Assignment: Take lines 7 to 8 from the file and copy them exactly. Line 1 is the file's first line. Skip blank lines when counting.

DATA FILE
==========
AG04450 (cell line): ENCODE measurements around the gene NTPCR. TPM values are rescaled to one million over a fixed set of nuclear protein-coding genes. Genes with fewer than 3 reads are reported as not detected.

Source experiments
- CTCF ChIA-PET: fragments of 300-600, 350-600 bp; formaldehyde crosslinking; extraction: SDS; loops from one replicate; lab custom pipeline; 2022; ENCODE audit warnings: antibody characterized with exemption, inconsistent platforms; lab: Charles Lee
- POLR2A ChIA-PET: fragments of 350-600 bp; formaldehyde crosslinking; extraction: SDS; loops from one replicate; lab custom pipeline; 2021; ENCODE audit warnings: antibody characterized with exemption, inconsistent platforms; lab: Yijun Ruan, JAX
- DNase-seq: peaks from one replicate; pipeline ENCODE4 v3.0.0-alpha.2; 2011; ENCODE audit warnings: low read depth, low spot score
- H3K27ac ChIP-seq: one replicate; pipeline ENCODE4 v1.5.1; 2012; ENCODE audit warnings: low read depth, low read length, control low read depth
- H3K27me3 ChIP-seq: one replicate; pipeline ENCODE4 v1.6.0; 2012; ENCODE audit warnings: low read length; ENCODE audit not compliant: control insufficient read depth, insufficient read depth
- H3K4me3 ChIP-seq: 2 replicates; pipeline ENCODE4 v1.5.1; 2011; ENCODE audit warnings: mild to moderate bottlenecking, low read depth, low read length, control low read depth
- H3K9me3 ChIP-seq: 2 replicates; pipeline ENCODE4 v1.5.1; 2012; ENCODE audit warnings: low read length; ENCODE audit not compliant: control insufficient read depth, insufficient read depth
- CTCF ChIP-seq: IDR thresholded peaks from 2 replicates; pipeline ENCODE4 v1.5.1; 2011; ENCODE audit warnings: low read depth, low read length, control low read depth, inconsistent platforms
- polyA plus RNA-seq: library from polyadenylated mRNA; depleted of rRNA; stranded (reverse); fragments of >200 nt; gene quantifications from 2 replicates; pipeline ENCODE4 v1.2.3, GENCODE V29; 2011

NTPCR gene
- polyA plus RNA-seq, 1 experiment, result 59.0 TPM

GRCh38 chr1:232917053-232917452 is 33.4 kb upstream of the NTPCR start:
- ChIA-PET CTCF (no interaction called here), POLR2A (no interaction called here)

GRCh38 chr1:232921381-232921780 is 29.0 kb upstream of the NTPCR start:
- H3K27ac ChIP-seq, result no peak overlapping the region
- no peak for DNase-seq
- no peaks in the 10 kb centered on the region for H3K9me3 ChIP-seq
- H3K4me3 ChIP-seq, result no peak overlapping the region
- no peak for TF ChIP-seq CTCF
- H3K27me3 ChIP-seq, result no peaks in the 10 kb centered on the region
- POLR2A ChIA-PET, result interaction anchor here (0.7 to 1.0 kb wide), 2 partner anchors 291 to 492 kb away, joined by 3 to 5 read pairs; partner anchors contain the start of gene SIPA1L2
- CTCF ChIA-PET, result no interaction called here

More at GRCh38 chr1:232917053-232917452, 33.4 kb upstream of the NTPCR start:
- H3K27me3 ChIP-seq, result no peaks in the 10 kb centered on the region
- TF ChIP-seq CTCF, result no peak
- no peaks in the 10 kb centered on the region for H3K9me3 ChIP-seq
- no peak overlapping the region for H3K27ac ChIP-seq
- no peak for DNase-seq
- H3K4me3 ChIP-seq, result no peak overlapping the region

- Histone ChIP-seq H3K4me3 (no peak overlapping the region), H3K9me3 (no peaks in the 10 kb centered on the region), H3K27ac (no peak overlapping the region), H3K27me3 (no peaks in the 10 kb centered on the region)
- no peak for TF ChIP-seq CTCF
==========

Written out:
- H3K27me3 ChIP-seq: one replicate; pipeline ENCODE4 v1.6.0; 2012; ENCODE audit warnings: low read length; ENCODE audit not compliant: control insufficient read depth, insufficient read depth
- H3K4me3 ChIP-seq: 2 replicates; pipeline ENCODE4 v1.5.1; 2011; ENCODE audit warnings: mild to moderate bottlenecking, low read depth, low read length, control low read depth